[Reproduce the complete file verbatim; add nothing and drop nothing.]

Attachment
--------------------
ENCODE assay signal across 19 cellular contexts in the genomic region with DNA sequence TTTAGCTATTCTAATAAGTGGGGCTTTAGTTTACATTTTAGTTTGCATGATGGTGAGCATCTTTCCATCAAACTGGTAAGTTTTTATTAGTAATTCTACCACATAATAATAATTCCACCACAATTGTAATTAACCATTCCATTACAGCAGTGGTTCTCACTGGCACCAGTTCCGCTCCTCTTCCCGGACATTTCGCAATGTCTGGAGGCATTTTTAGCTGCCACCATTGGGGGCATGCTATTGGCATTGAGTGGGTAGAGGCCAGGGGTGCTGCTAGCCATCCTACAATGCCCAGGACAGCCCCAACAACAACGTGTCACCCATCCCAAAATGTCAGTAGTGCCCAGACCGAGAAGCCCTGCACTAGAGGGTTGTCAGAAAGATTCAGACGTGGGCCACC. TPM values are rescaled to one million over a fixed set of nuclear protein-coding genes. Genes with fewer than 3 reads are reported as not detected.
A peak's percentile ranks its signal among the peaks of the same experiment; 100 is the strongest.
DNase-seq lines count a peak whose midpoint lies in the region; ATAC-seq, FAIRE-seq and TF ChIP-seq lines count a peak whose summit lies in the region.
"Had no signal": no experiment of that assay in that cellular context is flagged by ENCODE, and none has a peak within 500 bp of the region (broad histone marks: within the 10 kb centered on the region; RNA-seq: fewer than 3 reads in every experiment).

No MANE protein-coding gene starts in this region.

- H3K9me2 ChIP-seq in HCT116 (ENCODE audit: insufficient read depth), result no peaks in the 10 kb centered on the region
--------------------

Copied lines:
ENCODE assay signal across 19 cellular contexts in the genomic region with DNA sequence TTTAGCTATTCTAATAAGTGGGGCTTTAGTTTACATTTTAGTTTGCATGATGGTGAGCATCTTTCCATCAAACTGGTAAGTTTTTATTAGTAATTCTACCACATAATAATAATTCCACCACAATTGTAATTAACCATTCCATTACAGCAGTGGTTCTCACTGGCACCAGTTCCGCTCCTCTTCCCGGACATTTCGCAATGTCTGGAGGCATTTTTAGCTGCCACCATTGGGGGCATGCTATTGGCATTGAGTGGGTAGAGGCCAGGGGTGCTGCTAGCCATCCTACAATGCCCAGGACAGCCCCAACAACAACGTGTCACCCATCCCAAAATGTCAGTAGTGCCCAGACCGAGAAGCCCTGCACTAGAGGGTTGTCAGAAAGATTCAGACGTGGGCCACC. TPM values are rescaled to one million over a fixed set of nuclear protein-coding genes. Genes with fewer than 3 reads are reported as not detected.
A peak's percentile ranks its signal among the peaks of the same experiment; 100 is the strongest.
DNase-seq lines count a peak whose midpoint lies in the region; ATAC-seq, FAIRE-seq and TF ChIP-seq lines count a peak whose summit lies in the region.
"Had no signal": no experiment of that assay in that cellular context is flagged by ENCODE, and none has a peak within 500 bp of the region (broad histone marks: within the 10 kb centered on the region; RNA-seq: fewer than 3 reads in every experiment).

No MANE protein-coding gene starts in this region.

- H3K9me2 ChIP-seq in HCT116 (ENCODE audit: insufficient read depth), result no peaks in the 10 kb centered on the region